In July, 300 of Jeb Bush’s top donors boarded trolleys to his family’s summer compound in Kennebunkport, Maine. The former Florida governor was leading in Republican presidential primary polls, and his team was celebrating a massive fundraising haul. At the time, the trolley’s cost of $13,000 was essentially a mere rounding error for a campaign flush with cash.
Four months later, Bush’s presidential bid is in financial trouble and lagging in the polls. The situation appears to prove the lesson of the 1980s film "Brewster’s Millions": namely, that one of the fastest ways to use up cash -- and have little to show for it -- is to run a big-spending political campaign. While Bush promotes himself as a reformer who will reduce government largesse, his presidential committee has burned through millions of dollars with huge expenses on staff, consultants, office rent and private jet companies, according to an International Business Times review of federal election data.
With fundraising help from George W. Bush and other members of the Bush family, the super PAC supporting Jeb Bush’s campaign has raised more than $100 million. But Bush’s campaign has moved to slash salaries, cut travel expenses and reduce staff. At the latest Bush family summit, two days before Wednesday’s GOP presidential debate in Boulder, Colorado, his team worked to reassure donors he can still win.
Bush’s campaign committee has taken in more than $24 million so far this year, and unlike a super PAC, which can raise unlimited sums, the campaign can accept individual donations no larger than $2,700. With the first primary still months away, Bush’s campaign has already spent $14.5 million, or 58 percent of its funds -- providing a financial jackpot to staffers and vendors but leaving the campaign with just $10.3 million on hand heading into the fall campaign season.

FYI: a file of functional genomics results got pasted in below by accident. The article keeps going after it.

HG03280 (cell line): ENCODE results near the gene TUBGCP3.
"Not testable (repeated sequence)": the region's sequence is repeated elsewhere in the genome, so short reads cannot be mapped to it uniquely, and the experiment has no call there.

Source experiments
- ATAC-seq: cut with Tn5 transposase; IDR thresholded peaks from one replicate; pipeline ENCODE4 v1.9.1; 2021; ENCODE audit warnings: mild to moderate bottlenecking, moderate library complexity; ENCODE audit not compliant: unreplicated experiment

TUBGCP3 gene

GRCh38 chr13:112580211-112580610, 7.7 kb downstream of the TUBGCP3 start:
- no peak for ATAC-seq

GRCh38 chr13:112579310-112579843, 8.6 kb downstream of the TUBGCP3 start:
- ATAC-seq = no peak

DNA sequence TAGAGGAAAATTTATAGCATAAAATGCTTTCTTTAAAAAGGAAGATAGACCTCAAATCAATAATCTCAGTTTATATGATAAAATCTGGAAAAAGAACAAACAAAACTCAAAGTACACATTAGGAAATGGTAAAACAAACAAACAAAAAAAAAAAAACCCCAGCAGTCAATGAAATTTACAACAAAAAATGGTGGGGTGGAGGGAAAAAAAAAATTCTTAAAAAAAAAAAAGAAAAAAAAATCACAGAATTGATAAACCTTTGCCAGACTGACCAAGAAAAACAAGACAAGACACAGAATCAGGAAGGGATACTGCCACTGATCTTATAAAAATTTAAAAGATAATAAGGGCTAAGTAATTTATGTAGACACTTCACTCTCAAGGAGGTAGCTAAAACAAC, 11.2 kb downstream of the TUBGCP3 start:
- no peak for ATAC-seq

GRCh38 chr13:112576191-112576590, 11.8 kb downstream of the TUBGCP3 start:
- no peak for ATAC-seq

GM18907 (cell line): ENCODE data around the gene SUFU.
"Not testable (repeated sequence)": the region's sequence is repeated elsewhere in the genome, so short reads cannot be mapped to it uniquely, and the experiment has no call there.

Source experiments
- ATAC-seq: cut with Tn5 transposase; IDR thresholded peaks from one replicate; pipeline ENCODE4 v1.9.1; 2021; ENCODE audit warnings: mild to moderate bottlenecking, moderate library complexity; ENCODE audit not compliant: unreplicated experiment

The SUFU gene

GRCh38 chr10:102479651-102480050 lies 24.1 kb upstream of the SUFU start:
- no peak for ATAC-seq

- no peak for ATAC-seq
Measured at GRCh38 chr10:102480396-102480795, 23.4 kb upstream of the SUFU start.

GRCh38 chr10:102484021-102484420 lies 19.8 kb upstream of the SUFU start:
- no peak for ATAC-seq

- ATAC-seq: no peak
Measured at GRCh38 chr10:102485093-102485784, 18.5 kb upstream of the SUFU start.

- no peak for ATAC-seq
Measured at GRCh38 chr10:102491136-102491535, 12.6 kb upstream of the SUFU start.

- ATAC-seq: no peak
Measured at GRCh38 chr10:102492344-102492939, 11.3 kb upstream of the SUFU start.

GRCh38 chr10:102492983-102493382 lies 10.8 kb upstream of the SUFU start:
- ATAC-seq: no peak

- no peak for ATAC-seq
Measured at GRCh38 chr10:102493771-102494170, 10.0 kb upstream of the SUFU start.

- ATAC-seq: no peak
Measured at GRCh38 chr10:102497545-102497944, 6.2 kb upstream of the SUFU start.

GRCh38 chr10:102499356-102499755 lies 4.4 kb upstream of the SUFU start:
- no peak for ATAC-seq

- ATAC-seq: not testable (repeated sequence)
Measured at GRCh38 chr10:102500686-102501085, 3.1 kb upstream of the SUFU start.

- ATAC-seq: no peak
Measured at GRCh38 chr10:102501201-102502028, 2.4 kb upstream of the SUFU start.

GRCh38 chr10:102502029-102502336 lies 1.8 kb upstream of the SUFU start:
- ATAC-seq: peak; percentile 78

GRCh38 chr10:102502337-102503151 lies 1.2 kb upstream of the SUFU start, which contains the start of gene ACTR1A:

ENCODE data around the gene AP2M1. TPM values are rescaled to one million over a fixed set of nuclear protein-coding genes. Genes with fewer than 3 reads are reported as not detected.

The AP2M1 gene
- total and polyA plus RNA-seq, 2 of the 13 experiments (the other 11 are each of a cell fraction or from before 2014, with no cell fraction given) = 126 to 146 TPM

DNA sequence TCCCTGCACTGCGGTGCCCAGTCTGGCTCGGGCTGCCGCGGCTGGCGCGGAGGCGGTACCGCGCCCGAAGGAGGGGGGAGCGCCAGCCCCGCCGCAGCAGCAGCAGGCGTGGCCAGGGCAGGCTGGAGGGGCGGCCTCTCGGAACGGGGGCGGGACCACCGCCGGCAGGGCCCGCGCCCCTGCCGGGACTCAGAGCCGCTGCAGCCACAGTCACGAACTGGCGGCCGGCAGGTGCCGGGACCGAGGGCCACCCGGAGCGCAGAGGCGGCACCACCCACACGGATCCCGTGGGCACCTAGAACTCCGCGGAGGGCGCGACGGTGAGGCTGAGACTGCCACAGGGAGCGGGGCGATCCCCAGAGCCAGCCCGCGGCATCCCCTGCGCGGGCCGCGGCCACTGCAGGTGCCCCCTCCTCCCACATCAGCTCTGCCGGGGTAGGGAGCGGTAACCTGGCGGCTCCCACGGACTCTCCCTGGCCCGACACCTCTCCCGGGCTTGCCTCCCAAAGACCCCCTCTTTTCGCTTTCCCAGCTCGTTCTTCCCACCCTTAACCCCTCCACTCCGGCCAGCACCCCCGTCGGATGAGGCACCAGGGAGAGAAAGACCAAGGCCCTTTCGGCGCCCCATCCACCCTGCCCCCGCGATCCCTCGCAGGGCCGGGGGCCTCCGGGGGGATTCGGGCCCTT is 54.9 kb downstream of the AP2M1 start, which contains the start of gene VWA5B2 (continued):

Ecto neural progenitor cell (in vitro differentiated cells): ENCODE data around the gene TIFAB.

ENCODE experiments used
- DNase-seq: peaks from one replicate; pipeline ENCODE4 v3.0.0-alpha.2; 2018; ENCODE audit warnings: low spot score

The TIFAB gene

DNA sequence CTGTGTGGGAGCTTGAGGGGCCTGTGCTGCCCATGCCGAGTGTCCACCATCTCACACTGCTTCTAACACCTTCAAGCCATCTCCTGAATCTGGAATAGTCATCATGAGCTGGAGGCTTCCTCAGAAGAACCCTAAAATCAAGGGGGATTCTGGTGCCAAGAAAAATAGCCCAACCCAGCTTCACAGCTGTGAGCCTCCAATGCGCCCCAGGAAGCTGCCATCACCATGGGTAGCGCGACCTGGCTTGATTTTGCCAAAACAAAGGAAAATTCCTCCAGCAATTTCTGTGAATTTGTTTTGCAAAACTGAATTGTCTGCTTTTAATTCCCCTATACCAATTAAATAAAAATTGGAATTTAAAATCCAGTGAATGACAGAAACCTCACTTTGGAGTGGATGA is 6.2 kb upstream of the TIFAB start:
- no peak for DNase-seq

The Bush campaign has paid FP1 Strategies, the firm run by campaign manager Danny Diaz, more than $540,000, and paid Diaz himself $51,000. Diaz is one of several senior staffers who worked for Bush’s super PAC before joining the campaign. The super PAC paid his firm $56,000.
Sally Bradshaw, Bush’s first chief of staff when he was governor, is serving as a senior adviser to his campaign after working for the super PAC. She has been paid $230,000 by the Bush political apparatus since January.
Bush’s campaign has employed a cadre of consulting firms, paying $1.1 million to James Foster & Associates, a Republican direct mail firm, $620,000 to Yuma Solutions, an information technology firm that has worked for Bush in the past, and $115,000 to Red Digital, a social media consulting firm. The firm also paid $145,000 to the Wiley Rein law firm.
Bush is downsizing the staff of his Miami-based headquarters. While the Tampa Bay Times described that office space as “dreary,” the campaign has paid $410,000 to Hoffman Flagler LLC, the company that owns the building.
To travel the country, the candidate has spent over $1.1 million on private planes since July. Recently he’s flown commercial, and the campaign has spent $255,000 on those flights.